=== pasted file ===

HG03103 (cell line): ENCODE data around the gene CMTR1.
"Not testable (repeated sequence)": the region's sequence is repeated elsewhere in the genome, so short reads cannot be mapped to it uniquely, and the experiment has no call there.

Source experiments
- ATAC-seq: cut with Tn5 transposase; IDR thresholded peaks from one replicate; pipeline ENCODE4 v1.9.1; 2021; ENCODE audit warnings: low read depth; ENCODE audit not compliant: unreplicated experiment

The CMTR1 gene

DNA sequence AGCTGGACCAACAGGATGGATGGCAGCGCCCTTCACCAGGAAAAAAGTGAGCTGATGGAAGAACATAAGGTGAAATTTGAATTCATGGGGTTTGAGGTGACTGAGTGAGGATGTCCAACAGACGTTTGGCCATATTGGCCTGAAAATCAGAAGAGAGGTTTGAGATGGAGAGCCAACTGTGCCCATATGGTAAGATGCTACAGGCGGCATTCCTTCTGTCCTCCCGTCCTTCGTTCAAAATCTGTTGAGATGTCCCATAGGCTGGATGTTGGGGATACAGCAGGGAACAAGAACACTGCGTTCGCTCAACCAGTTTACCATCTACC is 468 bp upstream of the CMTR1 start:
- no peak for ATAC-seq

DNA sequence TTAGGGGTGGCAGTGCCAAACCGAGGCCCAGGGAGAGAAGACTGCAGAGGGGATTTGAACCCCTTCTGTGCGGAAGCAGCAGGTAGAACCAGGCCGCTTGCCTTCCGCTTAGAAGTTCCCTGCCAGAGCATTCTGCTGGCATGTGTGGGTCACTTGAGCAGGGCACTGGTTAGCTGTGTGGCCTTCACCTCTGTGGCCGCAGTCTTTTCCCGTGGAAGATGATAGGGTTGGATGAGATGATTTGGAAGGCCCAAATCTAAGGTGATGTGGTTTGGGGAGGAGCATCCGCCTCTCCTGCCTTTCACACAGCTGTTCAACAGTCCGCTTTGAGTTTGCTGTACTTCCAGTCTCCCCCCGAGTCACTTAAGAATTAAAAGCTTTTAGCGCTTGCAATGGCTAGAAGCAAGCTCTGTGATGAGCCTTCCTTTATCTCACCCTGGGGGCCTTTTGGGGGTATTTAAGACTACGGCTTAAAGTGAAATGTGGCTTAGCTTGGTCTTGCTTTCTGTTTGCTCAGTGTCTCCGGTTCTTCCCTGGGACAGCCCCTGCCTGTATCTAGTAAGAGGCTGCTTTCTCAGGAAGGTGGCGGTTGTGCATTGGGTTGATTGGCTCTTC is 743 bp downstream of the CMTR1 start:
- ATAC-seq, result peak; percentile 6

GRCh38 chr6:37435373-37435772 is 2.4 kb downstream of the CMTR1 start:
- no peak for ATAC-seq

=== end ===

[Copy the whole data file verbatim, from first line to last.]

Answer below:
HG03103 (cell line): ENCODE data around the gene CMTR1.
"Not testable (repeated sequence)": the region's sequence is repeated elsewhere in the genome, so short reads cannot be mapped to it uniquely, and the experiment has no call there.

Source experiments
- ATAC-seq: cut with Tn5 transposase; IDR thresholded peaks from one replicate; pipeline ENCODE4 v1.9.1; 2021; ENCODE audit warnings: low read depth; ENCODE audit not compliant: unreplicated experiment

The CMTR1 gene

DNA sequence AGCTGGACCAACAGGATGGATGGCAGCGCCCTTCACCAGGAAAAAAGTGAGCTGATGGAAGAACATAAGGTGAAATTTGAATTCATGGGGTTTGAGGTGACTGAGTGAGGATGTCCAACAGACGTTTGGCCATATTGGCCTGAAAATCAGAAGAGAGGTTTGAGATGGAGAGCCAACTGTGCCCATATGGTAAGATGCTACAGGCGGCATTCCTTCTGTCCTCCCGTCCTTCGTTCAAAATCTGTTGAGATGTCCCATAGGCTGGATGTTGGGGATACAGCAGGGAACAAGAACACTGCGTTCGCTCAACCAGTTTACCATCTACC is 468 bp upstream of the CMTR1 start:
- no peak for ATAC-seq

DNA sequence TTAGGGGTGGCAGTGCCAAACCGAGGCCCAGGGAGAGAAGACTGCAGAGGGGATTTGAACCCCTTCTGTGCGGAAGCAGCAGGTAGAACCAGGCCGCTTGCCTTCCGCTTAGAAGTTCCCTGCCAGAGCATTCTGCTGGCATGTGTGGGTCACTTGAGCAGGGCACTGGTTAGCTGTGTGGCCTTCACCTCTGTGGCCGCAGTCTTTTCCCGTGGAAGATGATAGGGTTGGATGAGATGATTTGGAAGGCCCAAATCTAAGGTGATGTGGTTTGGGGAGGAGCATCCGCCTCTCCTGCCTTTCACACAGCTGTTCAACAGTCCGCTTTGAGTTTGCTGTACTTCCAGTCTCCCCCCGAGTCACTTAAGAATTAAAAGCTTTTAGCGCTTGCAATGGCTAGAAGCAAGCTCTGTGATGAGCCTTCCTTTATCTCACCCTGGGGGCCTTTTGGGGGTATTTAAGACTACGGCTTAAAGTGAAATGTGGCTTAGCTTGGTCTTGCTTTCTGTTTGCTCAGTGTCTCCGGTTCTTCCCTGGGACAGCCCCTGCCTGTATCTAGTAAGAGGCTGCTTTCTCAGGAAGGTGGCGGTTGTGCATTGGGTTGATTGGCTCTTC is 743 bp downstream of the CMTR1 start:
- ATAC-seq, result peak; percentile 6

GRCh38 chr6:37435373-37435772 is 2.4 kb downstream of the CMTR1 start:
- no peak for ATAC-seq